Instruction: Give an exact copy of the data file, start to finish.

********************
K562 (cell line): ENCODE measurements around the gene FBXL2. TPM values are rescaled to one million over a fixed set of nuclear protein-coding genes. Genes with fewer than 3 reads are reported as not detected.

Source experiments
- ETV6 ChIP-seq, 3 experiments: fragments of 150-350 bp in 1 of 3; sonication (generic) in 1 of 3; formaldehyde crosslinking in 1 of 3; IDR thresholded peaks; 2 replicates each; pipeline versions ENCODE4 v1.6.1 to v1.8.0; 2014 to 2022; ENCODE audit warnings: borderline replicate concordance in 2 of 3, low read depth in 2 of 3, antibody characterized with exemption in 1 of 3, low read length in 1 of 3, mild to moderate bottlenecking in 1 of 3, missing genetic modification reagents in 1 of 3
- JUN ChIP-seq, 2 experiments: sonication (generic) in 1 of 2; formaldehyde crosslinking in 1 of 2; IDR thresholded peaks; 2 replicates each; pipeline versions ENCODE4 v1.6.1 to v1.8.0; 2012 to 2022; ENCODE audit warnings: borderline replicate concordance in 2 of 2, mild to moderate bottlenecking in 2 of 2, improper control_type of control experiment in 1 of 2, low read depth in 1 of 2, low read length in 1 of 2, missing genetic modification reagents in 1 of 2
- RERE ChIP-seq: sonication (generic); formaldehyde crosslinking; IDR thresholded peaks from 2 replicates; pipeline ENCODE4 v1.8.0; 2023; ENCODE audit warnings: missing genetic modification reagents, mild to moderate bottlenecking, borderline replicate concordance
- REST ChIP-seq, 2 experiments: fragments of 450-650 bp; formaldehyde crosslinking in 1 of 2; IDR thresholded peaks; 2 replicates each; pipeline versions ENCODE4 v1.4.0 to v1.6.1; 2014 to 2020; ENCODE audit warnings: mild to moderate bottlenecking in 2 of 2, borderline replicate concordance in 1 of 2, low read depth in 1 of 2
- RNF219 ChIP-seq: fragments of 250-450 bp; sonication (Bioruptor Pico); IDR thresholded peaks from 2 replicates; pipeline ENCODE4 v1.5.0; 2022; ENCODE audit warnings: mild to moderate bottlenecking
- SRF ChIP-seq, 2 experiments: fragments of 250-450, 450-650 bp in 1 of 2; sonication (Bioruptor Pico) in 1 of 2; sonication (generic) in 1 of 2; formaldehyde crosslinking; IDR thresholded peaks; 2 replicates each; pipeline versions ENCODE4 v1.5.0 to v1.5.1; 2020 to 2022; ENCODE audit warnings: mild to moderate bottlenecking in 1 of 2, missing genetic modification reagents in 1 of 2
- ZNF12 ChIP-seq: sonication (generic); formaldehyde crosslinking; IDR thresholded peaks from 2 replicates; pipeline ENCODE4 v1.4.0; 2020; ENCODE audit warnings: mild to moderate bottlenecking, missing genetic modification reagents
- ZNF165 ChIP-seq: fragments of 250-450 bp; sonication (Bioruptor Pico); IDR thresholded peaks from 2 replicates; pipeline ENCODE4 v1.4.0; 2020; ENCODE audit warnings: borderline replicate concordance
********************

K562 (cell line): ENCODE measurements around the gene FBXL2. TPM values are rescaled to one million over a fixed set of nuclear protein-coding genes. Genes with fewer than 3 reads are reported as not detected.

Source experiments
- ETV6 ChIP-seq, 3 experiments: fragments of 150-350 bp in 1 of 3; sonication (generic) in 1 of 3; formaldehyde crosslinking in 1 of 3; IDR thresholded peaks; 2 replicates each; pipeline versions ENCODE4 v1.6.1 to v1.8.0; 2014 to 2022; ENCODE audit warnings: borderline replicate concordance in 2 of 3, low read depth in 2 of 3, antibody characterized with exemption in 1 of 3, low read length in 1 of 3, mild to moderate bottlenecking in 1 of 3, missing genetic modification reagents in 1 of 3
- JUN ChIP-seq, 2 experiments: sonication (generic) in 1 of 2; formaldehyde crosslinking in 1 of 2; IDR thresholded peaks; 2 replicates each; pipeline versions ENCODE4 v1.6.1 to v1.8.0; 2012 to 2022; ENCODE audit warnings: borderline replicate concordance in 2 of 2, mild to moderate bottlenecking in 2 of 2, improper control_type of control experiment in 1 of 2, low read depth in 1 of 2, low read length in 1 of 2, missing genetic modification reagents in 1 of 2
- RERE ChIP-seq: sonication (generic); formaldehyde crosslinking; IDR thresholded peaks from 2 replicates; pipeline ENCODE4 v1.8.0; 2023; ENCODE audit warnings: missing genetic modification reagents, mild to moderate bottlenecking, borderline replicate concordance
- REST ChIP-seq, 2 experiments: fragments of 450-650 bp; formaldehyde crosslinking in 1 of 2; IDR thresholded peaks; 2 replicates each; pipeline versions ENCODE4 v1.4.0 to v1.6.1; 2014 to 2020; ENCODE audit warnings: mild to moderate bottlenecking in 2 of 2, borderline replicate concordance in 1 of 2, low read depth in 1 of 2
- RNF219 ChIP-seq: fragments of 250-450 bp; sonication (Bioruptor Pico); IDR thresholded peaks from 2 replicates; pipeline ENCODE4 v1.5.0; 2022; ENCODE audit warnings: mild to moderate bottlenecking
- SRF ChIP-seq, 2 experiments: fragments of 250-450, 450-650 bp in 1 of 2; sonication (Bioruptor Pico) in 1 of 2; sonication (generic) in 1 of 2; formaldehyde crosslinking; IDR thresholded peaks; 2 replicates each; pipeline versions ENCODE4 v1.5.0 to v1.5.1; 2020 to 2022; ENCODE audit warnings: mild to moderate bottlenecking in 1 of 2, missing genetic modification reagents in 1 of 2
- ZNF12 ChIP-seq: sonication (generic); formaldehyde crosslinking; IDR thresholded peaks from 2 replicates; pipeline ENCODE4 v1.4.0; 2020; ENCODE audit warnings: mild to moderate bottlenecking, missing genetic modification reagents
- ZNF165 ChIP-seq: fragments of 250-450 bp; sonication (Bioruptor Pico); IDR thresholded peaks from 2 replicates; pipeline ENCODE4 v1.4.0; 2020; ENCODE audit warnings: borderline replicate concordance